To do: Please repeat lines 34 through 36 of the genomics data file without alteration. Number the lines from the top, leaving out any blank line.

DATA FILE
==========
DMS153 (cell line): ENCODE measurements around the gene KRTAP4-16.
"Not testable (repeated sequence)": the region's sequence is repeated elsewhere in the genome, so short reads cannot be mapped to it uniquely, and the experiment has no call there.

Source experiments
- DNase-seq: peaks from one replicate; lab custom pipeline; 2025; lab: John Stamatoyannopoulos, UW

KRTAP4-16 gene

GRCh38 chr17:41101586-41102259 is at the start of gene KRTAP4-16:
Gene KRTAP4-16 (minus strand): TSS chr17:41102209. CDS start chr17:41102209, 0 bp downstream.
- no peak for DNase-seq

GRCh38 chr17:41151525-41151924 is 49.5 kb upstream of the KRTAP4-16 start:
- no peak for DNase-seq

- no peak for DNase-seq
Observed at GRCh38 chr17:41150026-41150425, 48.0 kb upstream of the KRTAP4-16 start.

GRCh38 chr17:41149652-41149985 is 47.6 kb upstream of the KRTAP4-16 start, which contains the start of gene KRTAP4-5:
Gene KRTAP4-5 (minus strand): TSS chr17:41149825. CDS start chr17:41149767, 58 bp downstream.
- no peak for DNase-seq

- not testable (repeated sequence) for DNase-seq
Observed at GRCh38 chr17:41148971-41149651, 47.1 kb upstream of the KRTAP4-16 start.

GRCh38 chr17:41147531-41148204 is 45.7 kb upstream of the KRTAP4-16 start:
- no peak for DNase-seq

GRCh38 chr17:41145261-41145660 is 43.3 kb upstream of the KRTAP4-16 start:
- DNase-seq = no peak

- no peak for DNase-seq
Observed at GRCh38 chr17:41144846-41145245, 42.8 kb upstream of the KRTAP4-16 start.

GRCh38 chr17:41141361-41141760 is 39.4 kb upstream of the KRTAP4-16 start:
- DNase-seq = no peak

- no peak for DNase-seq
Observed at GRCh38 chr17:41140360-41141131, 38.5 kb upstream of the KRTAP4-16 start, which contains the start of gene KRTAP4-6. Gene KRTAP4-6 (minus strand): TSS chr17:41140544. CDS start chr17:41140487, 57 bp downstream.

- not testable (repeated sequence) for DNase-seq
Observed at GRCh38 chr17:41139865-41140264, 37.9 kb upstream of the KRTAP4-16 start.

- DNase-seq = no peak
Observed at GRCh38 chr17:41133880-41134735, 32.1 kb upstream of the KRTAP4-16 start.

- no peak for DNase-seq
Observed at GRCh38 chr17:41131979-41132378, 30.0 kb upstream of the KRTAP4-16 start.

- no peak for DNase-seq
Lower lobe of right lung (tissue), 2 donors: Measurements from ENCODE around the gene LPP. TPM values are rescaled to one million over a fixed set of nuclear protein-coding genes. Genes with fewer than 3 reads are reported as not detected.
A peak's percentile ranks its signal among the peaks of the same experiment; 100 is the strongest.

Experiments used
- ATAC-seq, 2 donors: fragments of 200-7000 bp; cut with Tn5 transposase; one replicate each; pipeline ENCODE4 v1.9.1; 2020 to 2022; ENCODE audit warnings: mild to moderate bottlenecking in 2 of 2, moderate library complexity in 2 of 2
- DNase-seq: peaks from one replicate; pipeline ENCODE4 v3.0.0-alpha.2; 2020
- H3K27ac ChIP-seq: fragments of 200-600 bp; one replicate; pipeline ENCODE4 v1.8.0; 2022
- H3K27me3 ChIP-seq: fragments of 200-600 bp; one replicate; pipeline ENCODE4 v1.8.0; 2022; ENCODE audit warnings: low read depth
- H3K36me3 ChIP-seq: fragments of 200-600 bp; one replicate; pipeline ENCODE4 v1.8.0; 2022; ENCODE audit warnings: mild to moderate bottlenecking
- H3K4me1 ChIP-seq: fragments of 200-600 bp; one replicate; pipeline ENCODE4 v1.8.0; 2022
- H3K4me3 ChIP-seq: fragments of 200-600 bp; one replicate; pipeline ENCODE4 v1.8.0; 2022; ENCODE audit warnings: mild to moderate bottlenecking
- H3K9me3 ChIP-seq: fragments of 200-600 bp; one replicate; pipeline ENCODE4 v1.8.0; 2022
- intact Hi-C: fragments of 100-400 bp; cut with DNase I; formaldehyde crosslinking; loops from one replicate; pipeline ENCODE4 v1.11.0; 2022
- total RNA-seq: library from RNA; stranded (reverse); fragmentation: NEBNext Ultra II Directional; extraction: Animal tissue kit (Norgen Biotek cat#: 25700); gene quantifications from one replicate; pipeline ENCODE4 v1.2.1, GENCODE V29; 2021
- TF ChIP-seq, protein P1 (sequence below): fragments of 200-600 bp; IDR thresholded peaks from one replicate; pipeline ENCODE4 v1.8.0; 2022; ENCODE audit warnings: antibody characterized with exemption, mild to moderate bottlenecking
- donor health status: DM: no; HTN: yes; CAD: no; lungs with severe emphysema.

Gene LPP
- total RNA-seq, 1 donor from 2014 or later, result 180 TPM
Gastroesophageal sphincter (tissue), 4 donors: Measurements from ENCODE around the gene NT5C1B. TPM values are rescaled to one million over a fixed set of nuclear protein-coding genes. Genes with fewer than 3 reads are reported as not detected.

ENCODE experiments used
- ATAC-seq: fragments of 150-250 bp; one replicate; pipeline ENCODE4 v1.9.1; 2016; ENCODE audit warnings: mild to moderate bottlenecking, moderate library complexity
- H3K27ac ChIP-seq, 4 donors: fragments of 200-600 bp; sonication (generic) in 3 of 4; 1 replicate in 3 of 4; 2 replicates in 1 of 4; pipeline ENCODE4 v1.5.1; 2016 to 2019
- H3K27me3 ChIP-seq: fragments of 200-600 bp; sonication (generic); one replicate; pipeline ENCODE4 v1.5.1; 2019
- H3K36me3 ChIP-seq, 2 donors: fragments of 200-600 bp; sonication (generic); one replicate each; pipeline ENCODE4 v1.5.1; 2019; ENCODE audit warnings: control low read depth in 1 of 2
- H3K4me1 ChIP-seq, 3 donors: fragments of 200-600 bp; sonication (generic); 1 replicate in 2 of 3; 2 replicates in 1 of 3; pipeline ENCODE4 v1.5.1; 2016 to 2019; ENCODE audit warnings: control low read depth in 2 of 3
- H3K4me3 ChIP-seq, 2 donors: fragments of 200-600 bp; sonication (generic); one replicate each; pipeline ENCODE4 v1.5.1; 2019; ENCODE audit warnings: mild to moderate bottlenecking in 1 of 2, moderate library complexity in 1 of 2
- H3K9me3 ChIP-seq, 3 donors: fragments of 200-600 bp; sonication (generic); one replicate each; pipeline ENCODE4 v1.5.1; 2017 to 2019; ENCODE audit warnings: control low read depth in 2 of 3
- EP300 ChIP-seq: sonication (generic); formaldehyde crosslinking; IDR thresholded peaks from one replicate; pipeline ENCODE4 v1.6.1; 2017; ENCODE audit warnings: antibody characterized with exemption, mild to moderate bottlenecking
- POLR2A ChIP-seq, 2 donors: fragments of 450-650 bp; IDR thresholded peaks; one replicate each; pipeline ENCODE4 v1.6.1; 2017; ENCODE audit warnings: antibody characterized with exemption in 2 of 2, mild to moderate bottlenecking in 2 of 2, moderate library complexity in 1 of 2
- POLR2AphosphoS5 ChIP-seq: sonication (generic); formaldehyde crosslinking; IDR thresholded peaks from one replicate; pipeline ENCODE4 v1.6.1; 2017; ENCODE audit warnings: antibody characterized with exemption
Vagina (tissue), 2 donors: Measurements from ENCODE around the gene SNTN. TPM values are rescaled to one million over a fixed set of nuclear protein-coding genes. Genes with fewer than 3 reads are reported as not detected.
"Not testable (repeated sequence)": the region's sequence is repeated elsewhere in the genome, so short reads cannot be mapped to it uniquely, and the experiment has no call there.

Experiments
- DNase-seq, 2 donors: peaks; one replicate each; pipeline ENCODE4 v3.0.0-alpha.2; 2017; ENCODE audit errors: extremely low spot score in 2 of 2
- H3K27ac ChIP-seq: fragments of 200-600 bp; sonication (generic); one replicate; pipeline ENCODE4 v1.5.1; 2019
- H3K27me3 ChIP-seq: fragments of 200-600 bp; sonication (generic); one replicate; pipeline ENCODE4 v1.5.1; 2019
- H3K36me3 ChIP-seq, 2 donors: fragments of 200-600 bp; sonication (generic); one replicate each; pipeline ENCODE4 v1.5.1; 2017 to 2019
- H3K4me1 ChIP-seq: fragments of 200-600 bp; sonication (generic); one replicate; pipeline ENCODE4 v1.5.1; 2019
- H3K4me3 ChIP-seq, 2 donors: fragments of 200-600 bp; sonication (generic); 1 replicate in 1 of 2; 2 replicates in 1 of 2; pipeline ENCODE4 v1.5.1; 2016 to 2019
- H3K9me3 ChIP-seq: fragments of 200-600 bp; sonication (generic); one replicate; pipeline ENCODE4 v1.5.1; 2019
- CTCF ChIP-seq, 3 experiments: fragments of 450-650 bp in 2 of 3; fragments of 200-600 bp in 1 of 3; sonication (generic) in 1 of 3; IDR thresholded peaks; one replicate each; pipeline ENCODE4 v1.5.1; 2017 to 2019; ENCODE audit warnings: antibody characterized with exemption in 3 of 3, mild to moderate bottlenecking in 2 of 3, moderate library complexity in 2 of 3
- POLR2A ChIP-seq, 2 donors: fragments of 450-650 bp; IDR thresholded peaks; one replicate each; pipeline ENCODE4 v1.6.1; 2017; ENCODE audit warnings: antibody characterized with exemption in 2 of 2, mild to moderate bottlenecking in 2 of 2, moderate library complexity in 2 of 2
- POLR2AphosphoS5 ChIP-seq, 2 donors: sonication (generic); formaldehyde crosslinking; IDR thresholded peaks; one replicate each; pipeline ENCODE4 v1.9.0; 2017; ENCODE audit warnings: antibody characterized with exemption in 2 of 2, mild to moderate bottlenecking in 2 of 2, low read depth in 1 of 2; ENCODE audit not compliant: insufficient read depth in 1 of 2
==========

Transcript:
- no peak for DNase-seq
Lower lobe of right lung (tissue), 2 donors: Measurements from ENCODE around the gene LPP. TPM values are rescaled to one million over a fixed set of nuclear protein-coding genes. Genes with fewer than 3 reads are reported as not detected.
A peak's percentile ranks its signal among the peaks of the same experiment; 100 is the strongest.